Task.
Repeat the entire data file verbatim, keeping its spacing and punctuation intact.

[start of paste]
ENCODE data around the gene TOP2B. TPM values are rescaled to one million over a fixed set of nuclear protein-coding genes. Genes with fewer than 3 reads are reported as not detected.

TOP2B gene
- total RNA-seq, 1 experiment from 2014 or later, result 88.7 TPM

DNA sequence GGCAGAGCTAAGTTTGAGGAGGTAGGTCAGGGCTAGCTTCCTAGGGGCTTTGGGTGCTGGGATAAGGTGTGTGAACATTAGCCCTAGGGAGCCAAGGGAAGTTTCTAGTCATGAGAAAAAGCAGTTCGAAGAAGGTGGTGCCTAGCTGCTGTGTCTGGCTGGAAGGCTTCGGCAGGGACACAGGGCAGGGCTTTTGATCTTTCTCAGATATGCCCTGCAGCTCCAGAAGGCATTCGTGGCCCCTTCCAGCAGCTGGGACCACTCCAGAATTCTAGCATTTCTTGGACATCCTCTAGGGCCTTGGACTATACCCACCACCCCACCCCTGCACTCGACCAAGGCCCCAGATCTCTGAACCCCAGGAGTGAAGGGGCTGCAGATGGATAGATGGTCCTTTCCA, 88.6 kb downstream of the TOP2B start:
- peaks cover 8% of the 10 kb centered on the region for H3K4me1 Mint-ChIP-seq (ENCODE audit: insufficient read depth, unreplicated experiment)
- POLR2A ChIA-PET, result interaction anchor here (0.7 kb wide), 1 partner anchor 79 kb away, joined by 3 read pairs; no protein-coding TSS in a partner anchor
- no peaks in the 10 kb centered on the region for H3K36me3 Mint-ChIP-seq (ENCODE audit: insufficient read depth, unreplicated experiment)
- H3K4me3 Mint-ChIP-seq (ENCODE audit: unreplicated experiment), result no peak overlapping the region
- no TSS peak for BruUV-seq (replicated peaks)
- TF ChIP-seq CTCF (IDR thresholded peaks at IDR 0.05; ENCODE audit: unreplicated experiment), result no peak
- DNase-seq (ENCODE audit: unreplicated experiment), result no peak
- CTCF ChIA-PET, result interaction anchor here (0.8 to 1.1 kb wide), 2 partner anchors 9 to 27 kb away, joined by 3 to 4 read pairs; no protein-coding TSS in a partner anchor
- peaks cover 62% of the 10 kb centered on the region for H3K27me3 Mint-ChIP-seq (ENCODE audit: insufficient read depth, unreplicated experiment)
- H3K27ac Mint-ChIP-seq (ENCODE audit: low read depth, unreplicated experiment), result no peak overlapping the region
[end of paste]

ENCODE data around the gene TOP2B. TPM values are rescaled to one million over a fixed set of nuclear protein-coding genes. Genes with fewer than 3 reads are reported as not detected.

TOP2B gene
- total RNA-seq, 1 experiment from 2014 or later, result 88.7 TPM

DNA sequence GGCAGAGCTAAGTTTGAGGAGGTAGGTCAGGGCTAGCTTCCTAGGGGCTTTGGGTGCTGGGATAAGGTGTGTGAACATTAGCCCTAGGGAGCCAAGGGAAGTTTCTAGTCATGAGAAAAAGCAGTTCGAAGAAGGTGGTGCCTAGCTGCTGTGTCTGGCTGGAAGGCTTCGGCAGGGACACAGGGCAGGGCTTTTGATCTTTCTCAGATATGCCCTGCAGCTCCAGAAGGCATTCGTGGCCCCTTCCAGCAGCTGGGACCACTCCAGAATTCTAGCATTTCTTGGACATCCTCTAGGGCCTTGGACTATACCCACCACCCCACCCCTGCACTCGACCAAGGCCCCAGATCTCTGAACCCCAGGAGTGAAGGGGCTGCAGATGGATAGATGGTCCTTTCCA, 88.6 kb downstream of the TOP2B start:
- peaks cover 8% of the 10 kb centered on the region for H3K4me1 Mint-ChIP-seq (ENCODE audit: insufficient read depth, unreplicated experiment)
- POLR2A ChIA-PET, result interaction anchor here (0.7 kb wide), 1 partner anchor 79 kb away, joined by 3 read pairs; no protein-coding TSS in a partner anchor
- no peaks in the 10 kb centered on the region for H3K36me3 Mint-ChIP-seq (ENCODE audit: insufficient read depth, unreplicated experiment)
- H3K4me3 Mint-ChIP-seq (ENCODE audit: unreplicated experiment), result no peak overlapping the region
- no TSS peak for BruUV-seq (replicated peaks)
- TF ChIP-seq CTCF (IDR thresholded peaks at IDR 0.05; ENCODE audit: unreplicated experiment), result no peak
- DNase-seq (ENCODE audit: unreplicated experiment), result no peak
- CTCF ChIA-PET, result interaction anchor here (0.8 to 1.1 kb wide), 2 partner anchors 9 to 27 kb away, joined by 3 to 4 read pairs; no protein-coding TSS in a partner anchor
- peaks cover 62% of the 10 kb centered on the region for H3K27me3 Mint-ChIP-seq (ENCODE audit: insufficient read depth, unreplicated experiment)
- H3K27ac Mint-ChIP-seq (ENCODE audit: low read depth, unreplicated experiment), result no peak overlapping the region